The artwork accompanying a recent essay makes them look positively human. Just where Ooga! Ooga! has got himself to now, we are not sure.
Well, now that our writer mentions it, we don’t really have thousands of Neanderthals for a big sociological study. It’s interesting, of course, and the main thing is, we can probably get more information as we continue to dig.
So may we now blame Neanderthals for our own bad choices? Wow.
The “shock value” of officially scientific concepts of the subhuman was a harbinger of things to come.
Prediction: Neanderthals will suddenly become just like us if a different set of putative “less than human” bones turns up. So long as there is no other “not quite human” in easy view, it really doesn’t matter what Neanderthals actually did. They’ll still have to be cast that way to appear in the approved drama of human evolution.
This kind of find is treated as problematic because it means that the missing link is still missing. Nobody is the subhuman. That’s not good news for a Darwinian approach to human evolution, in which someone must be the subhuman.
A zoologist asks why we need to see Neanderthal man as dumb: Talking about a recent paper discussing differences in skull shape, he notes, In the Pleistocene world of rapidly changing ecological scenarios luck had everything to do with success or failure. It was all about being in the right place at the right time, […]
If they did, that’ll be even less reason to think of them as some kind of “missing link”: What if, long before Leonardo da Vinci or Michelangelo, the Neanderthals were humanity’s first artists? At any rate, this is the hypothesis raised by new dating of Spanish rock paintings published in February 2018 in the journal […]
Perhaps we should say, we cannot discriminate “blue” without a word for it? For sure. This is the property of language. As linguists will say, a word excludes more than it includes. And if we don’t have a word, we lack the ability to discriminate (or, as Aristotle shows us, we make up a word on the spot, we “categorize”.)
Reflections on a recent study of Neanderthal children’s teeth and one other (5000 ya): Teeth are a really useful indicator of past environments. This is possible because teeth have biological rhythms, and key events get locked inside them. These faithful internal clocks run night and day, year after year, and include daily growth lines and […]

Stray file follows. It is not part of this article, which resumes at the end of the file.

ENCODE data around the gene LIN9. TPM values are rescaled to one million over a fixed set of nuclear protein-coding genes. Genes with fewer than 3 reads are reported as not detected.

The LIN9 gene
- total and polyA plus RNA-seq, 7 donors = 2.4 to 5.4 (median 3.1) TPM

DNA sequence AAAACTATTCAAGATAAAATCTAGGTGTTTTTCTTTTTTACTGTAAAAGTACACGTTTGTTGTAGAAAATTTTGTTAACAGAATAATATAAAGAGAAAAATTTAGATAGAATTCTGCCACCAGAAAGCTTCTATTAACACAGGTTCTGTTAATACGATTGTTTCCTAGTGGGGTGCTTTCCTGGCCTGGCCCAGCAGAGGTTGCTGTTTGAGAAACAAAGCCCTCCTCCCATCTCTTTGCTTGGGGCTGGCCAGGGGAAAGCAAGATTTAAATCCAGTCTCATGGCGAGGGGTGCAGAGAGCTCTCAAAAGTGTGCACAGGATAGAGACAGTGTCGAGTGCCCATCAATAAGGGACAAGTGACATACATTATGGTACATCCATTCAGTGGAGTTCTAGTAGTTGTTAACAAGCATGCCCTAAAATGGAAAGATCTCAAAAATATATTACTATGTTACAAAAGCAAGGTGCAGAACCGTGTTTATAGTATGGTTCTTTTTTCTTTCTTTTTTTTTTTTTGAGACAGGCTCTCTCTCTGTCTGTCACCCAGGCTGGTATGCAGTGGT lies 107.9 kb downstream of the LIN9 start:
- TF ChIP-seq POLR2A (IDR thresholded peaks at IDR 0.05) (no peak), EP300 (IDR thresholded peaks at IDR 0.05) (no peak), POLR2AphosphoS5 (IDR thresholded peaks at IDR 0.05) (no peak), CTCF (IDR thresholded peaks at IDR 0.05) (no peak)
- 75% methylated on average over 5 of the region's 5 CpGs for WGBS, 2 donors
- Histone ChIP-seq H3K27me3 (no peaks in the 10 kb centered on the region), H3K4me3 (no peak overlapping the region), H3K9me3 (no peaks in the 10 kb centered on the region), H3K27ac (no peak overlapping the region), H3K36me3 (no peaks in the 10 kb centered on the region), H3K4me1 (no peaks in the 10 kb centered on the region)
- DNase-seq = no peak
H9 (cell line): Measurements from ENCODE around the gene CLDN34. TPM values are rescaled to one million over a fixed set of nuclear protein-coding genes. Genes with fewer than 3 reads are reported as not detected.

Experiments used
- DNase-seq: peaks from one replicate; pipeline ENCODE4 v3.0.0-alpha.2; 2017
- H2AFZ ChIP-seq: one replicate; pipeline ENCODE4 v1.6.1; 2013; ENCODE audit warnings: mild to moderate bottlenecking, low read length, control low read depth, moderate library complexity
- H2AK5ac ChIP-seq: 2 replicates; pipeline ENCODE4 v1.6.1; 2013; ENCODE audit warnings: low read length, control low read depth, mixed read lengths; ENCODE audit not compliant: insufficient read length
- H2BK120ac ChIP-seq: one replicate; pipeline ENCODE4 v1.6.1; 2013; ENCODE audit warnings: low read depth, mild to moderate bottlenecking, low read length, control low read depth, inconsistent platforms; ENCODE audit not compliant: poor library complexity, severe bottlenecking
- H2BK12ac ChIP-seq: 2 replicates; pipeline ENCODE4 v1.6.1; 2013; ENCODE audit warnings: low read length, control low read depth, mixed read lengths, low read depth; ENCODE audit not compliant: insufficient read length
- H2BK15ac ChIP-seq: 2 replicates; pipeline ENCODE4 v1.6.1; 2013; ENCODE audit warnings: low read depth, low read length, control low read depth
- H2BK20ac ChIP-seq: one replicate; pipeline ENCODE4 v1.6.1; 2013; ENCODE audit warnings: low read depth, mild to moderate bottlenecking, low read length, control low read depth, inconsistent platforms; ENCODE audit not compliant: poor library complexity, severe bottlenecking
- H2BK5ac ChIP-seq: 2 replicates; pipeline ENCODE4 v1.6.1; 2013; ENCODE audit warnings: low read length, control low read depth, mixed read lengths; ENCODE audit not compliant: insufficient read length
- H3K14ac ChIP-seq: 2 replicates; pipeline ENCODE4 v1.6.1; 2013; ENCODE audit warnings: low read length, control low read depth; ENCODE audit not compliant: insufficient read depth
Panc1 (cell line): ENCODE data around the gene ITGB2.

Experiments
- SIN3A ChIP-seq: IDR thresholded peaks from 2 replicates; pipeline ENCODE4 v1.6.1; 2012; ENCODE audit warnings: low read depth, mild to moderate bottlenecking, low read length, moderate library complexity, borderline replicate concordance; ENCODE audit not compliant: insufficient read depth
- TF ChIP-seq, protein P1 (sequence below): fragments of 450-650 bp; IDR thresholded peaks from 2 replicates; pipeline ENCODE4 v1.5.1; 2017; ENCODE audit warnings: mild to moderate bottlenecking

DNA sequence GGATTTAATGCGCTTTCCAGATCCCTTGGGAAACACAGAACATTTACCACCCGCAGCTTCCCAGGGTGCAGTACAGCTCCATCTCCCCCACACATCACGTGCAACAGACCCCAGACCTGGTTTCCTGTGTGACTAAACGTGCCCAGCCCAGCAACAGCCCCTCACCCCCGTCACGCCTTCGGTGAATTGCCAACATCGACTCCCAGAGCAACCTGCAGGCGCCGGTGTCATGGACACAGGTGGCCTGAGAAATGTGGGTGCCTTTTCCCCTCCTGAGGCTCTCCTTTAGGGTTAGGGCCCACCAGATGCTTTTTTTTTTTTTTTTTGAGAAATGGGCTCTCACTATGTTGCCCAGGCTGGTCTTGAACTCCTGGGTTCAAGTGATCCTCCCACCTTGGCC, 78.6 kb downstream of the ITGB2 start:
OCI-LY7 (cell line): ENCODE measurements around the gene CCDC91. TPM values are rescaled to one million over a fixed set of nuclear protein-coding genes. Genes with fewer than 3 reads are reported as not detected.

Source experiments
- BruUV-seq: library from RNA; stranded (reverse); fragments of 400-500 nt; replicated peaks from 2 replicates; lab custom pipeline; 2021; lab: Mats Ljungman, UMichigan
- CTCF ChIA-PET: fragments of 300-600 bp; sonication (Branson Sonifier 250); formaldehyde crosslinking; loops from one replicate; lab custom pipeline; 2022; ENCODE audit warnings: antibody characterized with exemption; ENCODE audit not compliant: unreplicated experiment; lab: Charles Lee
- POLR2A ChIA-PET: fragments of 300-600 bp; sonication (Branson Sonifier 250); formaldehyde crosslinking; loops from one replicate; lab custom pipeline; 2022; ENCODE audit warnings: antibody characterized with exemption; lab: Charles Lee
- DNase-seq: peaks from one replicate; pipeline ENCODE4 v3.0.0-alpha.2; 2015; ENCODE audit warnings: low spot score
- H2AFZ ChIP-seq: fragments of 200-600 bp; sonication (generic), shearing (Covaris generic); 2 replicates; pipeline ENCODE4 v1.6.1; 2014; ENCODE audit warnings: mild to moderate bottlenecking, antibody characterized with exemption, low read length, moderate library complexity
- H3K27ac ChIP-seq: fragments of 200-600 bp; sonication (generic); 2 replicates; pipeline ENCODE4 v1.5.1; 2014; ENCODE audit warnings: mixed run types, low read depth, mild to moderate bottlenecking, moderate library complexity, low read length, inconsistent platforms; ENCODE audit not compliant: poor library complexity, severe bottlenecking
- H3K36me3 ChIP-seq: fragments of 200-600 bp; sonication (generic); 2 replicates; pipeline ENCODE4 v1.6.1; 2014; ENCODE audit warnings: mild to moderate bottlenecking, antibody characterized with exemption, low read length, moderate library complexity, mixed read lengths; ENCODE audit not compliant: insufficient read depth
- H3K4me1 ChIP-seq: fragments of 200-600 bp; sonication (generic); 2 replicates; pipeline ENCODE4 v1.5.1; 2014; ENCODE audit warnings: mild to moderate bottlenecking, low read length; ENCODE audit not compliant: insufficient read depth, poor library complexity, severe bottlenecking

Something you probably already suspect: It happened many times: The presence of these chunks, making up 2%, on average, of the genome of anyone with roots in Europe, Asia, Australia or the Americas, pointed to a single period of intermingling – probably 50,000 to 60,000 years ago – not long after Homo sapiens emerged from […]
From a study of over 200 skulls: Males suffered the bulk of harmful head knocks, whether they were Neandertals or ancient humans, the scientists report online November 14 in Nature. “Our results suggest that Neandertal lifestyles were not more dangerous than those of early modern Europeans,” Harvati says. Bruce Bower, “Skull damage suggests Neandertals led no […]
The skeleton was of a 32-year-old man: Neanderthals walked upright, had spines straighter than those of modern man, would have been strong and sturdy, and breathed deeply from their bell-, not barrel-shaped ribcages, according to a recently published article written by an international team of scientists. Busting open the myth of the arm-dragging, hunched-over caveman, […]
Look how smart he got in the last few decades: This from a discussion of whether Neanderthals had language: Based on these results, most researchers agree Neanderthals were capable of emitting and hearing complex vocalizations. However, they disagree over the implications. While some consider the findings indicative of speech-based language in Neanderthals, others propose these […]
Based on an analysis of their teeth: Two 250,000-year-old teeth from two Neanderthal children revealed that both of them were exposed to lead twice during their short lifetimes, the first known case of lead exposure in Neanderthals… “Teeth record environmental variation based on the climate, even where you’re growing up,” said Tanya Smith, lead author […]